WASHINGTON, Oct 21 (Reuters) - U.S. Secretary of State Mike Pompeo said on Monday it was "completely inappropriate" for China to retaliate against U.S. businesses for commenting on pro-democracy protests in Hong Kong, CNBC reported.
A controversy erupted this month when Daryl Morey, general manager of the Houston Rockets basketball team, tweeted support for the pro-democracy demonstrators in Chinese-ruled Hong Kong, including an image captioned, "Fight For Freedom. Stand With Hong Kong." The post was subsequently deleted.
In the aftermath of the tweet, China did not broadcast or stream two pre-season games held in the country between the Los Angeles Lakers and Brooklyn Nets, while the NBA canceled many player appearances.
NBA Commissioner Adam Silver said on Thursday the fallout had cost the league substantial financial losses in China.
CNBC said Pompeo told the network in an interview on Monday that "from a foreign policy perspective, we think it's completely inappropriate for China to attack U.S. businesses whose employees or customers exercise their fundamental freedoms here in the United States."
According to CNBC, he added: "We just think that makes no sense. And we'd encourage every company to make - take a good, close look ensuring that the kinds of things, the reciprocity that President Trump has been demanding from China, actually takes place."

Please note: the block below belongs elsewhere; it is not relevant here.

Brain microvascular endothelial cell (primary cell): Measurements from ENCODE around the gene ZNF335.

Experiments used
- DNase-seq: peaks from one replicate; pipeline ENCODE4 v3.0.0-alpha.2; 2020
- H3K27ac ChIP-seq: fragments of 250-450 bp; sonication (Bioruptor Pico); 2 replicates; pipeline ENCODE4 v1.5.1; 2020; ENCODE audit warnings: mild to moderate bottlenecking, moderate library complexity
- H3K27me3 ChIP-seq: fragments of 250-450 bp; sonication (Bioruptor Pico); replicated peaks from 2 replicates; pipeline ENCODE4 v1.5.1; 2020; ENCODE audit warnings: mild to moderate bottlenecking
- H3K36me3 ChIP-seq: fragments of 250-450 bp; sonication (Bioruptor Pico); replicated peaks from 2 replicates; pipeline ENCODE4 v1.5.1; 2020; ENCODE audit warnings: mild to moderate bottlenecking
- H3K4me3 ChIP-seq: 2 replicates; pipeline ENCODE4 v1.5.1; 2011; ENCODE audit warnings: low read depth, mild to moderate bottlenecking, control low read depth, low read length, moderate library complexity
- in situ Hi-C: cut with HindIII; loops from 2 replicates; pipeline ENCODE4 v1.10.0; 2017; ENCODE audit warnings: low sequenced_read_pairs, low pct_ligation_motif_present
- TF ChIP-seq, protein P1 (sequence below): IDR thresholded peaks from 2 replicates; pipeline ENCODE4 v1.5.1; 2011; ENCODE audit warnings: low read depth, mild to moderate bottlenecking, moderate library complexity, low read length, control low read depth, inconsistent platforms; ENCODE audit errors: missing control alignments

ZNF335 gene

NBA superstar LeBron James sparked anger on social media last week after suggesting that Morey "wasn't educated" when he sent the tweet supporting the protesters.
CNBC said Pompeo was asked if U.S. firms should be criticized for making profits in China given censorship there and replied: "Look, every company's gotta make its own set of decisions."
"But what we've seen over the last few weeks publicly, but we've known now for an awfully long time, is that the long arm of Beijing is reaching out into these companies, stealing their intellectual property, forcing technology transfer, making it very difficult to, in fact, make a profit in China for many, many companies," Pompeo said.
The row comes at a time of sensitive negotiations between the Trump administration and China to try to end a damaging trade war between the world's two largest economies. (Reporting by David Brunnstrom; Editing by David Gregorio)